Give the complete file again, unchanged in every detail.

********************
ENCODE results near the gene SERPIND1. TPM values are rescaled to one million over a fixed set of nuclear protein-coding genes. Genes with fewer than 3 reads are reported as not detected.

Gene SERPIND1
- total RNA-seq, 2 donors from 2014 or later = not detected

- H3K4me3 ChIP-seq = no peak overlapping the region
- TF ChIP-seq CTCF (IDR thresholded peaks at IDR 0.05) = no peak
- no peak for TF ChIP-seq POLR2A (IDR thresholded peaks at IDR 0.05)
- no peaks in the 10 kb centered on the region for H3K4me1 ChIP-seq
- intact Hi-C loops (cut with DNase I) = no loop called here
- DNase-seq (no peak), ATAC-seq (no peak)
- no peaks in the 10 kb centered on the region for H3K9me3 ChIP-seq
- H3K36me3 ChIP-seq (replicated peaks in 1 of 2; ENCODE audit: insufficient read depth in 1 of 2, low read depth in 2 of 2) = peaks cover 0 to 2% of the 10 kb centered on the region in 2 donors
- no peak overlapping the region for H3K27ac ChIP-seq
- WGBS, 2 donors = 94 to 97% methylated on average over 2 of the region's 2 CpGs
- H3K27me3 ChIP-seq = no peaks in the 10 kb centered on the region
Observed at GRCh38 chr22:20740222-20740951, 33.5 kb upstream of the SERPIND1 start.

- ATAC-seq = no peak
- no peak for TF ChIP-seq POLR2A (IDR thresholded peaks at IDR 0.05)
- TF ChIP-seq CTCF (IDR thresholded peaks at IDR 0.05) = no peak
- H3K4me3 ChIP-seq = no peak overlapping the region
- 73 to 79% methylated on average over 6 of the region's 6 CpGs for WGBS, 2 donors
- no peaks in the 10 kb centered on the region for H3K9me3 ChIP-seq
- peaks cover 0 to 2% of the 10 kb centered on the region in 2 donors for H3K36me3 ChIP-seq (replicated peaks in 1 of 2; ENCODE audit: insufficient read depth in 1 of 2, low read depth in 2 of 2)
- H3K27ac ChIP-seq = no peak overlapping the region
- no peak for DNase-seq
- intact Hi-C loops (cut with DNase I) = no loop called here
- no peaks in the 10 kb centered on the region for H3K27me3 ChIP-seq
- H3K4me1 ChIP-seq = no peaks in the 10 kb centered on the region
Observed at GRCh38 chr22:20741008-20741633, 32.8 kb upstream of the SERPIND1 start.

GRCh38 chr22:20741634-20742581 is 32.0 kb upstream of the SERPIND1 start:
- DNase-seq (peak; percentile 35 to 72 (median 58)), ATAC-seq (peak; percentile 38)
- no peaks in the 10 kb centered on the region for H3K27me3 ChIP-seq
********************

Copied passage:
ENCODE results near the gene SERPIND1. TPM values are rescaled to one million over a fixed set of nuclear protein-coding genes. Genes with fewer than 3 reads are reported as not detected.

Gene SERPIND1
- total RNA-seq, 2 donors from 2014 or later = not detected

- H3K4me3 ChIP-seq = no peak overlapping the region
- TF ChIP-seq CTCF (IDR thresholded peaks at IDR 0.05) = no peak
- no peak for TF ChIP-seq POLR2A (IDR thresholded peaks at IDR 0.05)
- no peaks in the 10 kb centered on the region for H3K4me1 ChIP-seq
- intact Hi-C loops (cut with DNase I) = no loop called here
- DNase-seq (no peak), ATAC-seq (no peak)
- no peaks in the 10 kb centered on the region for H3K9me3 ChIP-seq
- H3K36me3 ChIP-seq (replicated peaks in 1 of 2; ENCODE audit: insufficient read depth in 1 of 2, low read depth in 2 of 2) = peaks cover 0 to 2% of the 10 kb centered on the region in 2 donors
- no peak overlapping the region for H3K27ac ChIP-seq
- WGBS, 2 donors = 94 to 97% methylated on average over 2 of the region's 2 CpGs
- H3K27me3 ChIP-seq = no peaks in the 10 kb centered on the region
Observed at GRCh38 chr22:20740222-20740951, 33.5 kb upstream of the SERPIND1 start.

- ATAC-seq = no peak
- no peak for TF ChIP-seq POLR2A (IDR thresholded peaks at IDR 0.05)
- TF ChIP-seq CTCF (IDR thresholded peaks at IDR 0.05) = no peak
- H3K4me3 ChIP-seq = no peak overlapping the region
- 73 to 79% methylated on average over 6 of the region's 6 CpGs for WGBS, 2 donors
- no peaks in the 10 kb centered on the region for H3K9me3 ChIP-seq
- peaks cover 0 to 2% of the 10 kb centered on the region in 2 donors for H3K36me3 ChIP-seq (replicated peaks in 1 of 2; ENCODE audit: insufficient read depth in 1 of 2, low read depth in 2 of 2)
- H3K27ac ChIP-seq = no peak overlapping the region
- no peak for DNase-seq
- intact Hi-C loops (cut with DNase I) = no loop called here
- no peaks in the 10 kb centered on the region for H3K27me3 ChIP-seq
- H3K4me1 ChIP-seq = no peaks in the 10 kb centered on the region
Observed at GRCh38 chr22:20741008-20741633, 32.8 kb upstream of the SERPIND1 start.

GRCh38 chr22:20741634-20742581 is 32.0 kb upstream of the SERPIND1 start:
- DNase-seq (peak; percentile 35 to 72 (median 58)), ATAC-seq (peak; percentile 38)
- no peaks in the 10 kb centered on the region for H3K27me3 ChIP-seq